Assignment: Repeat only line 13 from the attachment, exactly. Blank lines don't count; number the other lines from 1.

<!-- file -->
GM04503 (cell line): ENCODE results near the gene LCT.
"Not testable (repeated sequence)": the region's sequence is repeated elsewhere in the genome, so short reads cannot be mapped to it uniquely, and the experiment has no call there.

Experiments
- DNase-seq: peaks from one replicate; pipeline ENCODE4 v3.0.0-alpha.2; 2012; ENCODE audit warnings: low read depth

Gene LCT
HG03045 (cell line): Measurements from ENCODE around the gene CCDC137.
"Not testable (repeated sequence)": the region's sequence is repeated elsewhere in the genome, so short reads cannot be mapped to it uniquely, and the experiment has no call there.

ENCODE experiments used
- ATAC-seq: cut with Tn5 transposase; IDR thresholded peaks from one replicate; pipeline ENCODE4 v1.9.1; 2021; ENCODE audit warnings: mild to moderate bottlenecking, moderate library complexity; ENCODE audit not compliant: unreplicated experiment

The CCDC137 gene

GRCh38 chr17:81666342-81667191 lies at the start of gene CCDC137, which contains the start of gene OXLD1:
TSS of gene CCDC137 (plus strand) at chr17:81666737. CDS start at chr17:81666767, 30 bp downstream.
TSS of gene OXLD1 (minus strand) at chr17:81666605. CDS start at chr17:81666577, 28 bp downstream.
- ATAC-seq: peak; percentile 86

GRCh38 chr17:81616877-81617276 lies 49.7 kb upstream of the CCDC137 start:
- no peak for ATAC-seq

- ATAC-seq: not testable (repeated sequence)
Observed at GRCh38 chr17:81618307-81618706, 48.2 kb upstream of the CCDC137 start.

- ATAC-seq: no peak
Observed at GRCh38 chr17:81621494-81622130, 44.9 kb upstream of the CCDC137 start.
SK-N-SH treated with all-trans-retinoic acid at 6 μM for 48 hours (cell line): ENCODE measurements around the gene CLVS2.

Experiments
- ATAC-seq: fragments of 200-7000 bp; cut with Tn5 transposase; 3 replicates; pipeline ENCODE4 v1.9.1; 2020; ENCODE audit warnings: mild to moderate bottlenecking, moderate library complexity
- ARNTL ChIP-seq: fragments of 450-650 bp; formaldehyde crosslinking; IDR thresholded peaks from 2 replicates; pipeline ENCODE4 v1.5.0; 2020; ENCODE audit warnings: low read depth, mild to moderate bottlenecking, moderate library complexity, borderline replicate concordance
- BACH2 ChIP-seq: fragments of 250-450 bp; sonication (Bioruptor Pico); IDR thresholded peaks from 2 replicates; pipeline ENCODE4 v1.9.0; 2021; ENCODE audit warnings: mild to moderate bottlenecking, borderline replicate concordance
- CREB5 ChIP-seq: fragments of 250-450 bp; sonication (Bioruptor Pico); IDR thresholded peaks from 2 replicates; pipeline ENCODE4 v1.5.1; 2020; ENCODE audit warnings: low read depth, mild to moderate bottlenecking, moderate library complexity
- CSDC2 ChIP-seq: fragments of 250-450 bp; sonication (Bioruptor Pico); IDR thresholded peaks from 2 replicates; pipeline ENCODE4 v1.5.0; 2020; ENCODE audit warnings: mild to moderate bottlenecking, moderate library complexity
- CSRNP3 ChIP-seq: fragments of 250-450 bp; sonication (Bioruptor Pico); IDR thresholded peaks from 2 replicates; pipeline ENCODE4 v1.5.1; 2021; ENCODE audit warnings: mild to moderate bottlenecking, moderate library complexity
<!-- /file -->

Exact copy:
TSS of gene OXLD1 (minus strand) at chr17:81666605. CDS start at chr17:81666577, 28 bp downstream.